ones was always a charge-up-the-mountain sort. Moving around Texas for his father’s work, young Jones stood out in football in a state where there’s no higher calling. He might have built a blue-collar career ( Jones worked on a garbage truck for a summer), but fortunes turned when he earned a scholarship to St. Mark’s, an elite all-boys prep school in Dallas; it’s where Jones started acting for real. His triple-threat status as actor/athlete/A-plus student took him all the way to Harvard. There, as every pop culture buff knows, he roomed with Al Gore and became a star offensive guard on Harvard’s football team. Jones’s standout moment was playing in the infamous Harvard-Yale game of 1968 that ended in a 29-29 tie. On the side, he managed to shine on stage in student productions of Shakespeare, O’Neill, and Pinter. From the outset of his professional career, Jones refused to put up with any bull. “When I was lucky enough to get a meeting with the casting director of Love Story, I walked into her office, and before I could say a word, she said, ‘You’re not right for this part,’” Jones says. You can still hear the incredulity in his voice. Jones was going out for the role of Ryan O’Neal’s Harvard roommate, but the casting agent clearly hadn’t read his résumé. “She told me, ‘You might be a football player, but these are special football players. These guys are from the Ivy League.’ And she kicked me out.” Jones wasn’t just any Ivy player; by then he was an all-Ivy, all-East, honorable mention all-American who had done 40 plays at Harvard. He handled the situation in typical Jones fashion. “What you do in an instance like that is you call whomever that person is most afraid of,” he says. “I called a Harvard guy who knew her boss’s boss’s boss, and next thing I knew, I had the role.” By no means was Jones a typical leading man. Even in Love Story, he had crinkles at the eyes and a dark, moody presence that would soon get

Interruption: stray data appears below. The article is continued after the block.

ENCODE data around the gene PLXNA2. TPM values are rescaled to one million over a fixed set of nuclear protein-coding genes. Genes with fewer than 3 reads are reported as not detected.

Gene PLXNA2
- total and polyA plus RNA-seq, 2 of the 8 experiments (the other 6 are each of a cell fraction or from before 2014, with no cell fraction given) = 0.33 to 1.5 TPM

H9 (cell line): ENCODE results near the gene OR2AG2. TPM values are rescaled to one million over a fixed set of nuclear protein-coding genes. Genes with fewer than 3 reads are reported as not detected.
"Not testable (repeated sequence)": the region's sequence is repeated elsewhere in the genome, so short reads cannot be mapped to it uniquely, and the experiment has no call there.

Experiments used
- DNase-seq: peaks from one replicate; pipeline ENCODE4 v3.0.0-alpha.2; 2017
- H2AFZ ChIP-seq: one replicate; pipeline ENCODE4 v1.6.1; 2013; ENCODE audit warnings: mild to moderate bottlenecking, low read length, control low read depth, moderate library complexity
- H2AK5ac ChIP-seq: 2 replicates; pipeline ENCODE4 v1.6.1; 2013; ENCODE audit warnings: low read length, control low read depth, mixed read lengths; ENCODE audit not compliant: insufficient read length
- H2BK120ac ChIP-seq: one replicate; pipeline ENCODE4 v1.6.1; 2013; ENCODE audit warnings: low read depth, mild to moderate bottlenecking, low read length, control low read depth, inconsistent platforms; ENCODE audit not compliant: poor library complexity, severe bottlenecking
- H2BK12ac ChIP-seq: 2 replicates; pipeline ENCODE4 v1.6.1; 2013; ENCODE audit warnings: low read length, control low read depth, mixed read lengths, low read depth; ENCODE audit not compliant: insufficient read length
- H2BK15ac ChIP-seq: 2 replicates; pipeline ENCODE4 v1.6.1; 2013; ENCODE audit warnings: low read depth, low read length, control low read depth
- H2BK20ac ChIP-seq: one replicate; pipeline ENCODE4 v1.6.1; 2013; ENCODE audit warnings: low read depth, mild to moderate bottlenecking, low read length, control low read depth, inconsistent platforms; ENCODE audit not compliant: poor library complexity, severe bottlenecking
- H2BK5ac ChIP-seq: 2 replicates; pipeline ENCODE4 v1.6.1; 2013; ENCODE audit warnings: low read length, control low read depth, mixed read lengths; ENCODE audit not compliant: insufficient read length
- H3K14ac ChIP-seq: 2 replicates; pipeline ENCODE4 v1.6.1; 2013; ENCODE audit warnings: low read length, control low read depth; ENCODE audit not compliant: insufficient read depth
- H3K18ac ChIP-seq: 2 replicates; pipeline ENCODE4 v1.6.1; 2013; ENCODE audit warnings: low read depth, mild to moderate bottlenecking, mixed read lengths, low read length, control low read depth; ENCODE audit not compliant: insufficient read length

him parts playing psychos, toughs, and cowboys. He won raves as Loretta Lynn’s domineering husband in Coal Miner’s Daughter, and an Oscar nod for Oliver Stone’s JFK as a gay Dallas businessman caught up in the plot to kill Kennedy. His taut performance as the US marshal who tracks down Harrison Ford in The Fugitive earned Jones an Academy Award for Best Actor in a Supporting Role in 1994, putting him on Hollywood’s A-list. Jones jokes—at least it sounds like a joke—that he still felt uncertain about his future in a business that sometimes felt foreign to him. “The last day of shooting on The Fugitive, I was in the basement of a hotel shouting out my lines to about 30 laundry bags hanging from the ceiling,”—it’s the backdrop to the famous final scene when Jones’s character catches Ford’s in a hotel laundry—“and I thought, My God, this is so strange. I’m never gonna work again.” Now Jones is fully committed—it helps that he figured out a way to run the empire from his 3,000-acre cattle and polo estate in San Saba, about two hours northwest of Austin. To get from the headquarters of his ranch to the nearest airport that can accommodate his private airplane, it takes about 40 minutes.“And once I get there,” he says, “I can be in Los Angeles, with my plane parked at Santa Monica Airport, sitting at Ivy at the Shore having softshelled crab, in three hours.” Today he’s in the San Antonio offices of his company, Javelina Film Company. Jones is sitting at a desk designed by Donald Judd, set opposite a Josef Albers bookcase. (“A minimalist outlook is perfect,” he says. “I appreciate the emotions of geometry.”) Jones has five screenplays in front of him that he’s written or cowritten, and he intends to get every one made. In 2005 he directed his first feature, The Three Burials of Melquiades Estrada, a neo-Western that won high praise from critics and top awards that year at Cannes. Directing flexes new muscles for Jones, and it’s a role that suits him perfectly. As he says, “I get to be everybody’s boss…. and do the things that interest me.” That’s how he is behind the scenes, too. In San Saba, he oversees a world-class polo program that breeds, raises, and sells polo Thoroughbreds, and also hosts elite players from around the world. It’s one of two polo facilities Jones owns (the other is in Argentina). Polo as a hobby was something the actor discovered almost by accident in Los Angeles, where he lived for seven years in the 1990s. He was leasing a house at the top of Bel-Air and driving out to Simi Valley to work on his roping skills. One of the horsemen gave Jones a polo mallet, another gave him a ball, and he began tapping it around the roping arena. “Next time I looked up I had a truck, a trailer, and six horses, and I was headed to Santa Barbara to play with some of the greats,” he says. Jones works closely with Harvard’s polo team, inviting them to both of his ranches for weeks-long practice sessions each year. An active donor at his alma maters, including St. Mark’s School, he is also honorary chairman for the annual Destination Fashion event to raise money for The Buoniconti Fund to Cure Paralysis, which helps research treatments and cures for spinal cord injuries. “When you meet with success, it’s your responsibility to give back,” he says. Jones doesn’t give away much about his personal life. He is married to his third wife, Dawn Laurel, and has two adult children. He says he’s never seen Facebook or Twitter and doesn’t watch much on TV beyond CNN “for maybe five minutes a day.” He’s a regular at San Antonio Spurs basketball games, and he’s “quite impressed” by the Houston Texans football team. “I like their quarterback— product of the Harvard football program,” he says, referring to Ryan Fitzpatrick, who broke his leg at the end of this past season. With Jones’s replies growing ever more succinct, it’s clear he’s ready to move on. He recently finished filming a thriller called Criminal with Kevin Costner and Gary Oldman and has other projects in the works. Asked if he knows he can be intimidating, aloof, and, yes, occasionally ornery, Jones pauses for a minute. Is this the moment the interview takes a dire turn? Nope. Jones stays true to being Jones. “I’m sure there are people who concern themselves with such issues,” he says, “but I’m not one of them.” AW